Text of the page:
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Ghana Medical Association cautions gov't for discharging Covid-19 patients over WHO's new guidelines 

By Justice Kofi Bimpeh
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The Ghana Medical Association has cautioned the government for discharging Covid-19 patients over WHO's new guidelines.

The Ghana Medical Association said the new approach may not be absolute according to WHO.

President Akufo-Addo yesterday explained that Ghana has adopted the new guideline in discharging Covid-19 patients.

"However, there is now new evidence which states that, after ten (10) to fourteen (14) days, a person, with no symptoms, is unlikely to transmit the virus to others, even if the person continues to test positive.

It is on this basis that WHO has updated its guidelines, as published per its Clinical Management of COVID-19 Interim Guidance, of 27th May 2020, “as part of the clinical care pathway of a COVID-19 patient”. According to WHO, asymptomatic patients, i.e. those who have tested positive for the virus, but are not exhibiting any symptoms after fourteen (14) days, “are not likely to be infectious, and, therefore, are unlikely to be able to transmit the virus to another person”.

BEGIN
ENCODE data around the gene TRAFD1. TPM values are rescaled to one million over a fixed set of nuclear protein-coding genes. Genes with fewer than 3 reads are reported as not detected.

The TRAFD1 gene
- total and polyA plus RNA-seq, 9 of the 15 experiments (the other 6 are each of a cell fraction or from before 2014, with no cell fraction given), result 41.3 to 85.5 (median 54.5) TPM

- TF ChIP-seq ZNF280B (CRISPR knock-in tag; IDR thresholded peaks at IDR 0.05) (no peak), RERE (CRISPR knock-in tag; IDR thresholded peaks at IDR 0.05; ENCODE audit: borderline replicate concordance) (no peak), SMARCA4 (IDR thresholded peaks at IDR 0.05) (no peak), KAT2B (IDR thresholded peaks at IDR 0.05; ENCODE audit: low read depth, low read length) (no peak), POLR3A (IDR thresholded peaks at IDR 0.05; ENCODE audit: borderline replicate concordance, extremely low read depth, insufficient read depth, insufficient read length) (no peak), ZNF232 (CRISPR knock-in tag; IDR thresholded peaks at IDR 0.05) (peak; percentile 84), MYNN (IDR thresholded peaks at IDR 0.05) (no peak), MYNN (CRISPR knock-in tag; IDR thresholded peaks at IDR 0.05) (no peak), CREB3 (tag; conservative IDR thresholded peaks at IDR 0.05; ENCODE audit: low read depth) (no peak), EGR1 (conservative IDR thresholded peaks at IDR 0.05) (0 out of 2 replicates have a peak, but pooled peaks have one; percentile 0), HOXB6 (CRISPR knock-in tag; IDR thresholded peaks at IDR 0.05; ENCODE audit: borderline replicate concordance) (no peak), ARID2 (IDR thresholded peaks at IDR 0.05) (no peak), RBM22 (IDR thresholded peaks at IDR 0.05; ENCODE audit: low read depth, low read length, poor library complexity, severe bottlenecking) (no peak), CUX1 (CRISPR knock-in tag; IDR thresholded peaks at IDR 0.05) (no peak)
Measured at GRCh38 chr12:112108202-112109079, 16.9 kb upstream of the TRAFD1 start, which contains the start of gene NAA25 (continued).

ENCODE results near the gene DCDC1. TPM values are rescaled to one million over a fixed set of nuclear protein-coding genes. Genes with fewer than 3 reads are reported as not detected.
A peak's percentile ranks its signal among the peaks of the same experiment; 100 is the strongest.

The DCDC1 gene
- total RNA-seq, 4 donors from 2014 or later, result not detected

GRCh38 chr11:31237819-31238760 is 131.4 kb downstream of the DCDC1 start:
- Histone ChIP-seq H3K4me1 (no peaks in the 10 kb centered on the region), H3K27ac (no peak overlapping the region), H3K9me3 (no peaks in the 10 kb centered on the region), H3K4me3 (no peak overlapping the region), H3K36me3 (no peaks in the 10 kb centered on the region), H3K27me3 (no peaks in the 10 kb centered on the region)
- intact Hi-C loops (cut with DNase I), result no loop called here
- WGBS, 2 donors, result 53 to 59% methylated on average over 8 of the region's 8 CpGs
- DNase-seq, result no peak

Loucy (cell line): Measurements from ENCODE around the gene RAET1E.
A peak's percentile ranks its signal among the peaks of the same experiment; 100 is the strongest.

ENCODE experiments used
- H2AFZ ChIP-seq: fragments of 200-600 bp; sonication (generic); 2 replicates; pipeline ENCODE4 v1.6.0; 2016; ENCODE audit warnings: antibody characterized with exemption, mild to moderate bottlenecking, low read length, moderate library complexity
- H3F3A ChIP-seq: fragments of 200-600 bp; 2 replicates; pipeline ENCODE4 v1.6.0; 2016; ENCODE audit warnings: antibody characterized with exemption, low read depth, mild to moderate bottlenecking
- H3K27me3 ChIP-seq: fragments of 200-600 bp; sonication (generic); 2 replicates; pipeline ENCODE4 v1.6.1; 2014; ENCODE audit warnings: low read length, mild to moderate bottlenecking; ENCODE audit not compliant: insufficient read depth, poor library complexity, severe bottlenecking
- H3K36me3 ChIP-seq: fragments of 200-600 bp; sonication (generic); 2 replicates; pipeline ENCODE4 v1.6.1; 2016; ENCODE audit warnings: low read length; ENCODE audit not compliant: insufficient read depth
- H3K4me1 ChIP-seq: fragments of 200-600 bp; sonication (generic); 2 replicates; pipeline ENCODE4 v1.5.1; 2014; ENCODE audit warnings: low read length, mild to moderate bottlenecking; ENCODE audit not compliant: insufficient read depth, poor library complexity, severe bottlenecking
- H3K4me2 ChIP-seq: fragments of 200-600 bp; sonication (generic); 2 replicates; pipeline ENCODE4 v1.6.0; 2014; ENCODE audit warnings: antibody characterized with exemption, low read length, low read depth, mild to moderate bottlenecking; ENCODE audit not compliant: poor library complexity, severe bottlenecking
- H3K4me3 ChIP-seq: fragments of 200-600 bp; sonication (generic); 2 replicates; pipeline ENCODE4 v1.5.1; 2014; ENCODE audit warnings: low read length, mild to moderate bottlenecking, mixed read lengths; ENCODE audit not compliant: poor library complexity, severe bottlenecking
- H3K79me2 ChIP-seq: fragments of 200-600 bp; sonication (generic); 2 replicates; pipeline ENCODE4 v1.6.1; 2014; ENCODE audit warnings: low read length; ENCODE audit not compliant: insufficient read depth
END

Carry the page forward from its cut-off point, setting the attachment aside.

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After three (3) weeks of analysing and studying this update and recommendation, and situating it in the Ghanaian context, in line with the admonition by WHO to Member States, this new patient discharge/recovery policy has now been adopted by Ghana, as have some countries in the European Union, Singapore, India, Malaysia, Hong Kong, and in Dubai."

But speaking on government decision to adopt the new guidelines by WHO, General Secretary for the Ghana Medical Association, Dr Justice Yankson said government must be cautious because there is a caveat to the new guidelines.

"The same WHO report gave us some caveat and I think we should bear that in mind, it says that it is minimal and others and that transmission could occur within this blood test criteria so we should not forget about that. The WHO itself is also encouraging the scientific community to compile a lot more evidence to help... this isolation discharge protocol. It is also encouraging country's to continue to test and also that countries can still go by an original approach where you have two negatives what this means is that the WHO is saying that no this new approach might not be absolute."